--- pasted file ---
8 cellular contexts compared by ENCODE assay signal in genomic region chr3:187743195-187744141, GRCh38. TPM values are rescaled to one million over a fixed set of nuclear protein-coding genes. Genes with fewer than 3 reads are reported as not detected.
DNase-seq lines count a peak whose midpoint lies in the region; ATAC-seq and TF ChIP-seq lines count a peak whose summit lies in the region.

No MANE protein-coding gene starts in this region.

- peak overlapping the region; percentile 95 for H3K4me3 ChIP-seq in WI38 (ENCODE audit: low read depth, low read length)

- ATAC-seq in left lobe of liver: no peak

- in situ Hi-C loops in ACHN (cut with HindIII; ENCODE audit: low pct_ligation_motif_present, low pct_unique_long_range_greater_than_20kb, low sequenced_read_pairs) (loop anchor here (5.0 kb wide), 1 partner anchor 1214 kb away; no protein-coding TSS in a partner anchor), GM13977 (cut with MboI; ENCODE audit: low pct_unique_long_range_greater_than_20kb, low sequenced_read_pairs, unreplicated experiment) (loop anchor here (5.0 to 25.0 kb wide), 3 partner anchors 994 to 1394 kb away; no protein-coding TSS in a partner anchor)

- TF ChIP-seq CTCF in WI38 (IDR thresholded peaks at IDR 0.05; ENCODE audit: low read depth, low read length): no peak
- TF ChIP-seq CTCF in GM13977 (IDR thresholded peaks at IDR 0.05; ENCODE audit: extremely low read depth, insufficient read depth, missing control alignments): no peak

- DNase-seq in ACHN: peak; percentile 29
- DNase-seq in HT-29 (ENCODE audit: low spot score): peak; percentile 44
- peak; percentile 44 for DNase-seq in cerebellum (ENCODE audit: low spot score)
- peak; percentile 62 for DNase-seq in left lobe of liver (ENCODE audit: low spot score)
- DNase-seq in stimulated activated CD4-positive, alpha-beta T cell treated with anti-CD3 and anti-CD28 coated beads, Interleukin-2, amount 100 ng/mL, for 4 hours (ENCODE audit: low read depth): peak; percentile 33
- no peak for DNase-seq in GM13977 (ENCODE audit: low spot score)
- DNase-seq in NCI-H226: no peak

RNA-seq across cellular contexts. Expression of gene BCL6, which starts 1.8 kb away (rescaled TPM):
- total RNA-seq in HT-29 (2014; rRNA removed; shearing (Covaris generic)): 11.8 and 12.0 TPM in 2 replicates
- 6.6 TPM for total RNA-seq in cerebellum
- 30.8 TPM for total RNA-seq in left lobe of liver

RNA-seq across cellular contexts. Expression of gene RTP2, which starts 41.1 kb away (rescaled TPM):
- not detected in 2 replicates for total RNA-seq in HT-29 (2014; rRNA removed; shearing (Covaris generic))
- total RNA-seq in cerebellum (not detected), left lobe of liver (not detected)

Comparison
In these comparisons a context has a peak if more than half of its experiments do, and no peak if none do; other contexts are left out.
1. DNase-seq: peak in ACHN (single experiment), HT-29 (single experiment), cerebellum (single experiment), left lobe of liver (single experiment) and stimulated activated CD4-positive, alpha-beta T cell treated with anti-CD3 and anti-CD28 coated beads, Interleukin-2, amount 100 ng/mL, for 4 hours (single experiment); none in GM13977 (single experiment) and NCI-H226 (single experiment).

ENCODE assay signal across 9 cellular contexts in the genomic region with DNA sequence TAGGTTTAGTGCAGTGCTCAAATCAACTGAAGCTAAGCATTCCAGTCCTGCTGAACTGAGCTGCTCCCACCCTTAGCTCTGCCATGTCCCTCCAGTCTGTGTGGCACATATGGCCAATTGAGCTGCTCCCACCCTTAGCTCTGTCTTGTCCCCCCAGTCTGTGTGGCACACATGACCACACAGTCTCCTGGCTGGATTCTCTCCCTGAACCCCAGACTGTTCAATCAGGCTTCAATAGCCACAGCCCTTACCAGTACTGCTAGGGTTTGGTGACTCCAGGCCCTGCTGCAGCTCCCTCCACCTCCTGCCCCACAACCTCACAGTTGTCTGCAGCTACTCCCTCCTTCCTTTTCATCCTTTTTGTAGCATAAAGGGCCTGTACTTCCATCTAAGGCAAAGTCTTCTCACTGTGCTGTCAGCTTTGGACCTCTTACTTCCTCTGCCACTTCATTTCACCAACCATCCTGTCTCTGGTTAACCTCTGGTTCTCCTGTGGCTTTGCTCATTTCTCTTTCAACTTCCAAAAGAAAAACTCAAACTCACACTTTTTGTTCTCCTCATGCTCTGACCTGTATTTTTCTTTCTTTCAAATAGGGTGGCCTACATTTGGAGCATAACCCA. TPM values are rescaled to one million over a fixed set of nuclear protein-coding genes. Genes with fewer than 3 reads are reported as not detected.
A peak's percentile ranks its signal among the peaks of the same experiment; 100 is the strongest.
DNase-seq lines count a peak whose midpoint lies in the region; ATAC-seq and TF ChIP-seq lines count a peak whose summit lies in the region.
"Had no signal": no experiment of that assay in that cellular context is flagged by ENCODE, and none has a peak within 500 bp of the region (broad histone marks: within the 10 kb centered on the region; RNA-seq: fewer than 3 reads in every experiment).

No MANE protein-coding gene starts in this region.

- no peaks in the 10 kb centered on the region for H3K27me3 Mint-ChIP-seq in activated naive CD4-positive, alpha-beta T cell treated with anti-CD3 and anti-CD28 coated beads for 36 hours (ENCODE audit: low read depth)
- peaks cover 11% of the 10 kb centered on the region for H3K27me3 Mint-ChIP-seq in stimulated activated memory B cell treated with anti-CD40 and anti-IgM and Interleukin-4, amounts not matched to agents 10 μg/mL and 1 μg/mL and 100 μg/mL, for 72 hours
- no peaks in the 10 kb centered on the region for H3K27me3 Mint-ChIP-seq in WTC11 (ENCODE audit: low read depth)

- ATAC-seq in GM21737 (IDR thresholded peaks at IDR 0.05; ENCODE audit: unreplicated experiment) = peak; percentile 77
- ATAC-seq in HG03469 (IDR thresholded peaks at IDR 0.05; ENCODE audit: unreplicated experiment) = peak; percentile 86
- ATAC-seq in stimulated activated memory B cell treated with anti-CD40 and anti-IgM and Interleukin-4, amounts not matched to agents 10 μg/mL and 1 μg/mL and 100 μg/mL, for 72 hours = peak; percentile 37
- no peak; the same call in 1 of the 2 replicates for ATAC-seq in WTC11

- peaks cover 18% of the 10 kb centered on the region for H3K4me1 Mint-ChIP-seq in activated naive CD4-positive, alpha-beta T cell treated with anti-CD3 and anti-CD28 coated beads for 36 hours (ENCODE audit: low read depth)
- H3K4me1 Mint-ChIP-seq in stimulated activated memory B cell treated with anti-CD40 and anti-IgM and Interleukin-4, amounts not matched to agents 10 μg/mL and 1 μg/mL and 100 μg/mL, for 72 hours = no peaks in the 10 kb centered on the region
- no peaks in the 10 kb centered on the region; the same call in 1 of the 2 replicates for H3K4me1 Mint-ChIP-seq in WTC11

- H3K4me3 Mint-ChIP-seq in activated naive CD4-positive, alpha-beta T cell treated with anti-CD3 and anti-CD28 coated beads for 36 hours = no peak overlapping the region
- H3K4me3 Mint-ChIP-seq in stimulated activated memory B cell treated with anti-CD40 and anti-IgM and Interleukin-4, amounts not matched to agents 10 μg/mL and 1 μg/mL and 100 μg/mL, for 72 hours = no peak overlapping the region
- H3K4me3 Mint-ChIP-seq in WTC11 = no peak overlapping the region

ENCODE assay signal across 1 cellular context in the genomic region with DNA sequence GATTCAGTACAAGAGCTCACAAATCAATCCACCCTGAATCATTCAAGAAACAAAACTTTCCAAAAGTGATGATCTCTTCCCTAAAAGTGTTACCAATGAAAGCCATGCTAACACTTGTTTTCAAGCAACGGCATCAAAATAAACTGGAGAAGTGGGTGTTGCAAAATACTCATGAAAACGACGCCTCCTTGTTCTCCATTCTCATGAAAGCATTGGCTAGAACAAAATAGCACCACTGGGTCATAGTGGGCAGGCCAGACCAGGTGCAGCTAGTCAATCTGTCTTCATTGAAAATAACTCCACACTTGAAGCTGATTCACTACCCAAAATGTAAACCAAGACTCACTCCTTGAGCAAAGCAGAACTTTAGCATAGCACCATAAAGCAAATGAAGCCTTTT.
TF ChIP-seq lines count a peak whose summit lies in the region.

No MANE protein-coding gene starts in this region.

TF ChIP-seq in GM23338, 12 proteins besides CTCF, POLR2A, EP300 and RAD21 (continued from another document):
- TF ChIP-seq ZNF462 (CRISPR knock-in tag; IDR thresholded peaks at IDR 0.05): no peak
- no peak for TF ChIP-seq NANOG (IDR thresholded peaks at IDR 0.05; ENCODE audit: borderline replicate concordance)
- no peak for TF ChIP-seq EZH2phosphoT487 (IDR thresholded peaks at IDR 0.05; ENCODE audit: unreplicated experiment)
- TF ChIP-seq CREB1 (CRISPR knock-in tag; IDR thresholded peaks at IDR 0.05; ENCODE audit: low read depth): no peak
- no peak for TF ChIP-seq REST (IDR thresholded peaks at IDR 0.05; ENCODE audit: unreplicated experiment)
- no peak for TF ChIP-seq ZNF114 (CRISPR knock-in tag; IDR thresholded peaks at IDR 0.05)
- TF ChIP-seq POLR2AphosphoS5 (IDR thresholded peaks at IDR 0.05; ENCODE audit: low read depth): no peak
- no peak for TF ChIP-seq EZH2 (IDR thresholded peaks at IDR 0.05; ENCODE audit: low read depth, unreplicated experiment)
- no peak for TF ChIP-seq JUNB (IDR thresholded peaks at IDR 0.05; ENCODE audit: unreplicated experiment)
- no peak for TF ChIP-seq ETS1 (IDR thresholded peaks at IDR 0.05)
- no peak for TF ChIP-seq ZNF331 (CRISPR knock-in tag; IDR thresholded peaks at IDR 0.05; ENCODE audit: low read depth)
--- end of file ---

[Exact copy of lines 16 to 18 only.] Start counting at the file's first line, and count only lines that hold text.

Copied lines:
RNA-seq across cellular contexts. Expression of gene BCL6, which starts 1.8 kb away (rescaled TPM):
- total RNA-seq in HT-29 (2014; rRNA removed; shearing (Covaris generic)): 11.8 and 12.0 TPM in 2 replicates
- 6.6 TPM for total RNA-seq in cerebellum